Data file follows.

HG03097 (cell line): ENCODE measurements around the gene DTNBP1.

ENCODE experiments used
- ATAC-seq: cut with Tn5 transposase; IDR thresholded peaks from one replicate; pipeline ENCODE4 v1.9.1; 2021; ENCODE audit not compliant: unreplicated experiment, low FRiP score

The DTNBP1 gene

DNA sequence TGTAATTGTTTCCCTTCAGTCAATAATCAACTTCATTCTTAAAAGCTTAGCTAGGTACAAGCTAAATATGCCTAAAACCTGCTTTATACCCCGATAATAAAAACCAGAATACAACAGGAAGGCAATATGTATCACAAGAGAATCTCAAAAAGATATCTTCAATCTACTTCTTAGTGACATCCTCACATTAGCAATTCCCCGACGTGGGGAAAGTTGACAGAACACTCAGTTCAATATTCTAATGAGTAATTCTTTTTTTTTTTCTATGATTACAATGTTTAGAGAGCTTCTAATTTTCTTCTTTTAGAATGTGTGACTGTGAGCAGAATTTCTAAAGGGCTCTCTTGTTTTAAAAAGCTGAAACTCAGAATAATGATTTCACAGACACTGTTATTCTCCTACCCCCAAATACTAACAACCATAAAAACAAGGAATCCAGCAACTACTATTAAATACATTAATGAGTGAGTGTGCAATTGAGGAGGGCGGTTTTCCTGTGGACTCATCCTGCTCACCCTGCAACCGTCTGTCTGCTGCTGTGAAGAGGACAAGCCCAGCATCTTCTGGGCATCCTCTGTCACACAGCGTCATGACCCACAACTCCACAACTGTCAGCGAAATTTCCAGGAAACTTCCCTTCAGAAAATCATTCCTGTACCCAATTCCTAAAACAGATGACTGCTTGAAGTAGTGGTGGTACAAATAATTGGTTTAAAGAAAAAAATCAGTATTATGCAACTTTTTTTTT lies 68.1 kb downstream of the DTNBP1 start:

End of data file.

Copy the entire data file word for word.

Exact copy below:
HG03097 (cell line): ENCODE measurements around the gene DTNBP1.

ENCODE experiments used
- ATAC-seq: cut with Tn5 transposase; IDR thresholded peaks from one replicate; pipeline ENCODE4 v1.9.1; 2021; ENCODE audit not compliant: unreplicated experiment, low FRiP score

The DTNBP1 gene

DNA sequence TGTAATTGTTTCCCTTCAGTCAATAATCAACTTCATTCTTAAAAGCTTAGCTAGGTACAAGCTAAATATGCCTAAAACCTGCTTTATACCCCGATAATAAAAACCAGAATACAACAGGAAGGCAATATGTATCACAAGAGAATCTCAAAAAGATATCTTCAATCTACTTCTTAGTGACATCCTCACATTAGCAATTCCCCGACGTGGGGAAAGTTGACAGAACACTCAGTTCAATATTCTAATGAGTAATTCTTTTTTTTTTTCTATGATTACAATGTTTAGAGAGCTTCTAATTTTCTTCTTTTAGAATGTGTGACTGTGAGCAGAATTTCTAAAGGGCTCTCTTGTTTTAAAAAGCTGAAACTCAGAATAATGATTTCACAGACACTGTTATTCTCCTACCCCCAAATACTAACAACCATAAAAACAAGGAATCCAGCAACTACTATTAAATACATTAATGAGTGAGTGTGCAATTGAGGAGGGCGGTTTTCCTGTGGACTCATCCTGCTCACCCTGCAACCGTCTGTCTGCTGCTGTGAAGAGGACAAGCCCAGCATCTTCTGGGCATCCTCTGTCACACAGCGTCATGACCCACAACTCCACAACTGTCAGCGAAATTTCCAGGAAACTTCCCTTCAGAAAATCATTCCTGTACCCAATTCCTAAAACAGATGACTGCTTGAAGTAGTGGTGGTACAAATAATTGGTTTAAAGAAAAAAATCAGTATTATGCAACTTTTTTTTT lies 68.1 kb downstream of the DTNBP1 start: